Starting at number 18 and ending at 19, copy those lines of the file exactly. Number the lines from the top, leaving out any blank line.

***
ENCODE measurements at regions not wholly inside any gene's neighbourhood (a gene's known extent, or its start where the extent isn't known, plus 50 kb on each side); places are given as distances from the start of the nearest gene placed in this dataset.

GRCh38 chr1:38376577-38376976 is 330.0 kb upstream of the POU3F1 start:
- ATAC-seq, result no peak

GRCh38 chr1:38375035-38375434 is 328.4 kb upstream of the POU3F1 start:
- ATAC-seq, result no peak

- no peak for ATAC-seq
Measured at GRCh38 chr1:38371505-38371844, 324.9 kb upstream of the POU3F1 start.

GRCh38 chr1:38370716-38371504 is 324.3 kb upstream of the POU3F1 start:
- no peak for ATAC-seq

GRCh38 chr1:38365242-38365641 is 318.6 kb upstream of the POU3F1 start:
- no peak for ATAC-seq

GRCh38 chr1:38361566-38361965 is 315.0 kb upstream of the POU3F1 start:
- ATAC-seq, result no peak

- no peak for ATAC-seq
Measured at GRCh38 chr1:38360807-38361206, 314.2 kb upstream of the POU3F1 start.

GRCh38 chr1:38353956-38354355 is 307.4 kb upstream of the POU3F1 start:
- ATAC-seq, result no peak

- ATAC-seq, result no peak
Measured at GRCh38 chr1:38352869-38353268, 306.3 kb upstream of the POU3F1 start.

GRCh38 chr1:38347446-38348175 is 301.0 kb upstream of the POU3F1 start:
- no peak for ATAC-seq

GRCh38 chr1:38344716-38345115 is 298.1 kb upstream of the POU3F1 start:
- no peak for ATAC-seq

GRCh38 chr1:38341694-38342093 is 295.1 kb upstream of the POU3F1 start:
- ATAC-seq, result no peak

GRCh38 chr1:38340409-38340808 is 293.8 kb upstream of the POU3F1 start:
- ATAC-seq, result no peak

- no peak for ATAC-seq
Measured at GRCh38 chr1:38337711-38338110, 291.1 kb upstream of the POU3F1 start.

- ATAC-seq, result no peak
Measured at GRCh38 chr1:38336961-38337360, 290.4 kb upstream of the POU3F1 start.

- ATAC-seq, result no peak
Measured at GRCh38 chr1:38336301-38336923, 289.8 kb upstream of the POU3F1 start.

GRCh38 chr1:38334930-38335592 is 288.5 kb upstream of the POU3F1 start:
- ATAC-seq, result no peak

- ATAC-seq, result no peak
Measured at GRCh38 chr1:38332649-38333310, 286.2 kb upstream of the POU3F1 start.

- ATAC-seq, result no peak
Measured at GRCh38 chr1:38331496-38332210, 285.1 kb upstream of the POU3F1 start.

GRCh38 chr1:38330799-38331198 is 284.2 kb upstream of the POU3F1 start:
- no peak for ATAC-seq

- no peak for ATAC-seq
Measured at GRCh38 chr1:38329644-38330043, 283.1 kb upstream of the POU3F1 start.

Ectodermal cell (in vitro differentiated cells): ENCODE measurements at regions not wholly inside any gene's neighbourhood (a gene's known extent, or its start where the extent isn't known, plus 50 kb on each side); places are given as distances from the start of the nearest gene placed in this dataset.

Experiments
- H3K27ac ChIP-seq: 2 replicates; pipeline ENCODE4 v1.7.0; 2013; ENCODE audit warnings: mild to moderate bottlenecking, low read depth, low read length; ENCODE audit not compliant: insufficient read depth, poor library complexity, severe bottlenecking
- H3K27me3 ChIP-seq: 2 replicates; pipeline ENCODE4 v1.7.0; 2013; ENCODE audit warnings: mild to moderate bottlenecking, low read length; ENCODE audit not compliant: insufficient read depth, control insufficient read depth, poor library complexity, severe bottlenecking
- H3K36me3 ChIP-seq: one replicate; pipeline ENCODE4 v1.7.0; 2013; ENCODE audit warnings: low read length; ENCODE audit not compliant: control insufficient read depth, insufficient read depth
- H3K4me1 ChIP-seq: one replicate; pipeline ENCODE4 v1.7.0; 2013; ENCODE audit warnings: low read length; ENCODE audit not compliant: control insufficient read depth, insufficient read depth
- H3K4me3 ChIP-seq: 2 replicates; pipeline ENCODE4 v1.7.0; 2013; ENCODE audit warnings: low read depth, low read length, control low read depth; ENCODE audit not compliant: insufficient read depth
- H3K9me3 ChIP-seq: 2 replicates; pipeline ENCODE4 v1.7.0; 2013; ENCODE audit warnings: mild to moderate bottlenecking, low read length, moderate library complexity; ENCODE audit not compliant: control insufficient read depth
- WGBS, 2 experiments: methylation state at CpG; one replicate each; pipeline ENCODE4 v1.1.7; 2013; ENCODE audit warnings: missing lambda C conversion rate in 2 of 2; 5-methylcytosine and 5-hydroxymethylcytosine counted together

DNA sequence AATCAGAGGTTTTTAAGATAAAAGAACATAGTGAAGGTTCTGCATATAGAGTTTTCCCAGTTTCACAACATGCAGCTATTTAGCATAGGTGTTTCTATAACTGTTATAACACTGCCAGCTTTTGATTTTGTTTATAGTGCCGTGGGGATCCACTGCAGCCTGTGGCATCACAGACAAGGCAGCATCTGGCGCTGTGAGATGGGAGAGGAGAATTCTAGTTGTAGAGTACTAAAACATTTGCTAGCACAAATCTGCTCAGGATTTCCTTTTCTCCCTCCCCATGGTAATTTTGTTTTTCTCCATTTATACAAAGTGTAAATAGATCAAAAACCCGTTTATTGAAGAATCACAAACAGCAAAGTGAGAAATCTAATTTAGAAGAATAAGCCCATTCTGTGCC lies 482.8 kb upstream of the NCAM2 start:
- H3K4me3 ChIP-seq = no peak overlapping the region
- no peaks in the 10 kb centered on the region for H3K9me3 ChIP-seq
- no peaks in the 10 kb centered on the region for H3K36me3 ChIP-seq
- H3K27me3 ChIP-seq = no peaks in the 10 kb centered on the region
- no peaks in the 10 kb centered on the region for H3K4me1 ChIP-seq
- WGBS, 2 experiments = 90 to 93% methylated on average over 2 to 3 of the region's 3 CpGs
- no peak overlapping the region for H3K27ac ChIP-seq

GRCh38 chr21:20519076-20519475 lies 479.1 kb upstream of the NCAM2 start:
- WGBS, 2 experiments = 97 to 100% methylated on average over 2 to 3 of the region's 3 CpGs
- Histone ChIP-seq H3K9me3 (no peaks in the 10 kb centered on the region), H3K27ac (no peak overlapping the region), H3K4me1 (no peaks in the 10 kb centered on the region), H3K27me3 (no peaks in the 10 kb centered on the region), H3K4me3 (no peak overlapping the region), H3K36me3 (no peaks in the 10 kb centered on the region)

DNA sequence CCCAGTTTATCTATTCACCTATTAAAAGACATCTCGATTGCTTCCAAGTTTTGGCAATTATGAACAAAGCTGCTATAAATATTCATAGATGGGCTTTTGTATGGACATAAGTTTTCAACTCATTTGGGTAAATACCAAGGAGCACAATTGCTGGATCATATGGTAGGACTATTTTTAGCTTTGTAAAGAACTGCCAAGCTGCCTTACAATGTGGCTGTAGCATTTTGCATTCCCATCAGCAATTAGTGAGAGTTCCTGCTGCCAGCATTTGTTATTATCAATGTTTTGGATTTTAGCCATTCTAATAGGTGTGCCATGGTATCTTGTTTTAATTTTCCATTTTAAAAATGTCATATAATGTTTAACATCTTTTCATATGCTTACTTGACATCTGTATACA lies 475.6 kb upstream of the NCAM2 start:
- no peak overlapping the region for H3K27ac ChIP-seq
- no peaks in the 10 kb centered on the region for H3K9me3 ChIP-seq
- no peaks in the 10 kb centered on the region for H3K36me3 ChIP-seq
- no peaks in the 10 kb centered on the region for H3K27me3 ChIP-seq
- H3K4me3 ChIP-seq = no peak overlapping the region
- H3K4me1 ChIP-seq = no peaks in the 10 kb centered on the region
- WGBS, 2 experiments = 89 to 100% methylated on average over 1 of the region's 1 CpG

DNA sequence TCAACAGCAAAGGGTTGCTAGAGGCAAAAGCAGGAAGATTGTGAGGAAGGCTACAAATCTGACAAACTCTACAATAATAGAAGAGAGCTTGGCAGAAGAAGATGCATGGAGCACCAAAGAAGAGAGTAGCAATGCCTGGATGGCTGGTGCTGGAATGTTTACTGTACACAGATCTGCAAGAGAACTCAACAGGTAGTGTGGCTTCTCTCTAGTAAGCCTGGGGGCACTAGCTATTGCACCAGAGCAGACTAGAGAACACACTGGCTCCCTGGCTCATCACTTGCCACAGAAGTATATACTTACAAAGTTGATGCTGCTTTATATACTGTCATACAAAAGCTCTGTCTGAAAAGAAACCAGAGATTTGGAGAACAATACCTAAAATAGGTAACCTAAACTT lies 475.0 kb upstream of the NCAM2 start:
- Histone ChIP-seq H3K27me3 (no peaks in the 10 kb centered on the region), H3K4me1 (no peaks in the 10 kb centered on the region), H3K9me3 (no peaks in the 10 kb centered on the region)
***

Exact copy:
- ATAC-seq, result no peak
Measured at GRCh38 chr1:38352869-38353268, 306.3 kb upstream of the POU3F1 start.